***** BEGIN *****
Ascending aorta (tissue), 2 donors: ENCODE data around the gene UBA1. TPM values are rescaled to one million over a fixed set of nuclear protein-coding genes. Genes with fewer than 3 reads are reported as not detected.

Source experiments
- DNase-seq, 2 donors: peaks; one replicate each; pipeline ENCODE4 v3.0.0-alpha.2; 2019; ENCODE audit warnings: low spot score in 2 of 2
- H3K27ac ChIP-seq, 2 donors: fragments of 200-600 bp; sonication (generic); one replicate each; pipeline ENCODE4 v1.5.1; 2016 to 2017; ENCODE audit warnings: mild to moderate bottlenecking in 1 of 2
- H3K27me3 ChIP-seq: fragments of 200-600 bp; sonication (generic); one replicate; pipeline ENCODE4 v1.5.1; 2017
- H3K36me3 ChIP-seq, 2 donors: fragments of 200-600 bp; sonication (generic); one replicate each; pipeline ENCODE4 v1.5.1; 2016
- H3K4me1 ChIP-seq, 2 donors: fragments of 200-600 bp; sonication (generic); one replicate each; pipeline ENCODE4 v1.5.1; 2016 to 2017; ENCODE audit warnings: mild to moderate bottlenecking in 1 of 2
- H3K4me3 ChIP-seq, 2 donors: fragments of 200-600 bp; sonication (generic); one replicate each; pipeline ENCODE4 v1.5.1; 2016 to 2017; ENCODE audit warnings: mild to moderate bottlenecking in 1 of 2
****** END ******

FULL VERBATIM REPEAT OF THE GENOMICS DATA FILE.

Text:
Ascending aorta (tissue), 2 donors: ENCODE data around the gene UBA1. TPM values are rescaled to one million over a fixed set of nuclear protein-coding genes. Genes with fewer than 3 reads are reported as not detected.

Source experiments
- DNase-seq, 2 donors: peaks; one replicate each; pipeline ENCODE4 v3.0.0-alpha.2; 2019; ENCODE audit warnings: low spot score in 2 of 2
- H3K27ac ChIP-seq, 2 donors: fragments of 200-600 bp; sonication (generic); one replicate each; pipeline ENCODE4 v1.5.1; 2016 to 2017; ENCODE audit warnings: mild to moderate bottlenecking in 1 of 2
- H3K27me3 ChIP-seq: fragments of 200-600 bp; sonication (generic); one replicate; pipeline ENCODE4 v1.5.1; 2017
- H3K36me3 ChIP-seq, 2 donors: fragments of 200-600 bp; sonication (generic); one replicate each; pipeline ENCODE4 v1.5.1; 2016
- H3K4me1 ChIP-seq, 2 donors: fragments of 200-600 bp; sonication (generic); one replicate each; pipeline ENCODE4 v1.5.1; 2016 to 2017; ENCODE audit warnings: mild to moderate bottlenecking in 1 of 2
- H3K4me3 ChIP-seq, 2 donors: fragments of 200-600 bp; sonication (generic); one replicate each; pipeline ENCODE4 v1.5.1; 2016 to 2017; ENCODE audit warnings: mild to moderate bottlenecking in 1 of 2